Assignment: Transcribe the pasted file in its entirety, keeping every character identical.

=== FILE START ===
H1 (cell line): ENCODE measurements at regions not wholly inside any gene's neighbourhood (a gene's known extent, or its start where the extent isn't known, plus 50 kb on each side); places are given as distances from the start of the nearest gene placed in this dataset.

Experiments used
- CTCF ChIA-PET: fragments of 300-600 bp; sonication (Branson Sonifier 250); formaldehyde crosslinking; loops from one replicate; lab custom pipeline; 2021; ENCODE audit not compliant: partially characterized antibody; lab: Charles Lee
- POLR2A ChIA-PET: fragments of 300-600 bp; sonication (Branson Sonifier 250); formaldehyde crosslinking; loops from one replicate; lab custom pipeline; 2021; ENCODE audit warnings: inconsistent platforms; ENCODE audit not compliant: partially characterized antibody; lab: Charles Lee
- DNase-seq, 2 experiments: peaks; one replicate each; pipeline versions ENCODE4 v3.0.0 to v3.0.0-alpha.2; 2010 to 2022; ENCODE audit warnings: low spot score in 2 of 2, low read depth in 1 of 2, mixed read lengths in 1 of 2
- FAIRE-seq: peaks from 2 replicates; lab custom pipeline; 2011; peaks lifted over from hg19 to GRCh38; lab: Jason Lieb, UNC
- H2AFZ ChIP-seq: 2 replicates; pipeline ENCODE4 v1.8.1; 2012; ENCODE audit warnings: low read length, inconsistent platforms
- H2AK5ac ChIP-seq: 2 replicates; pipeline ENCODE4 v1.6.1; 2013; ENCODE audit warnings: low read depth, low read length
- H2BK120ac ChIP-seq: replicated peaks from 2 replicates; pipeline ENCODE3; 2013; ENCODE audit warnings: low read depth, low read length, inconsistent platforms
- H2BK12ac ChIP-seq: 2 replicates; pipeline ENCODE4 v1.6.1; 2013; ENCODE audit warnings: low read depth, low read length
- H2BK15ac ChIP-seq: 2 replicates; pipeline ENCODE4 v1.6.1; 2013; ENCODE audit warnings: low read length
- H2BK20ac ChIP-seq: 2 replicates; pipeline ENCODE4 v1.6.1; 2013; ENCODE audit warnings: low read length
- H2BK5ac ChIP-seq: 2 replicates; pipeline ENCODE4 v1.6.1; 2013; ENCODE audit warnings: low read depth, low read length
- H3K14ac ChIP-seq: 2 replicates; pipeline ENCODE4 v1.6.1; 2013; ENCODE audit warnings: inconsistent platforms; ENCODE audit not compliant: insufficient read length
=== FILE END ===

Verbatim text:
H1 (cell line): ENCODE measurements at regions not wholly inside any gene's neighbourhood (a gene's known extent, or its start where the extent isn't known, plus 50 kb on each side); places are given as distances from the start of the nearest gene placed in this dataset.

Experiments used
- CTCF ChIA-PET: fragments of 300-600 bp; sonication (Branson Sonifier 250); formaldehyde crosslinking; loops from one replicate; lab custom pipeline; 2021; ENCODE audit not compliant: partially characterized antibody; lab: Charles Lee
- POLR2A ChIA-PET: fragments of 300-600 bp; sonication (Branson Sonifier 250); formaldehyde crosslinking; loops from one replicate; lab custom pipeline; 2021; ENCODE audit warnings: inconsistent platforms; ENCODE audit not compliant: partially characterized antibody; lab: Charles Lee
- DNase-seq, 2 experiments: peaks; one replicate each; pipeline versions ENCODE4 v3.0.0 to v3.0.0-alpha.2; 2010 to 2022; ENCODE audit warnings: low spot score in 2 of 2, low read depth in 1 of 2, mixed read lengths in 1 of 2
- FAIRE-seq: peaks from 2 replicates; lab custom pipeline; 2011; peaks lifted over from hg19 to GRCh38; lab: Jason Lieb, UNC
- H2AFZ ChIP-seq: 2 replicates; pipeline ENCODE4 v1.8.1; 2012; ENCODE audit warnings: low read length, inconsistent platforms
- H2AK5ac ChIP-seq: 2 replicates; pipeline ENCODE4 v1.6.1; 2013; ENCODE audit warnings: low read depth, low read length
- H2BK120ac ChIP-seq: replicated peaks from 2 replicates; pipeline ENCODE3; 2013; ENCODE audit warnings: low read depth, low read length, inconsistent platforms
- H2BK12ac ChIP-seq: 2 replicates; pipeline ENCODE4 v1.6.1; 2013; ENCODE audit warnings: low read depth, low read length
- H2BK15ac ChIP-seq: 2 replicates; pipeline ENCODE4 v1.6.1; 2013; ENCODE audit warnings: low read length
- H2BK20ac ChIP-seq: 2 replicates; pipeline ENCODE4 v1.6.1; 2013; ENCODE audit warnings: low read length
- H2BK5ac ChIP-seq: 2 replicates; pipeline ENCODE4 v1.6.1; 2013; ENCODE audit warnings: low read depth, low read length
- H3K14ac ChIP-seq: 2 replicates; pipeline ENCODE4 v1.6.1; 2013; ENCODE audit warnings: inconsistent platforms; ENCODE audit not compliant: insufficient read length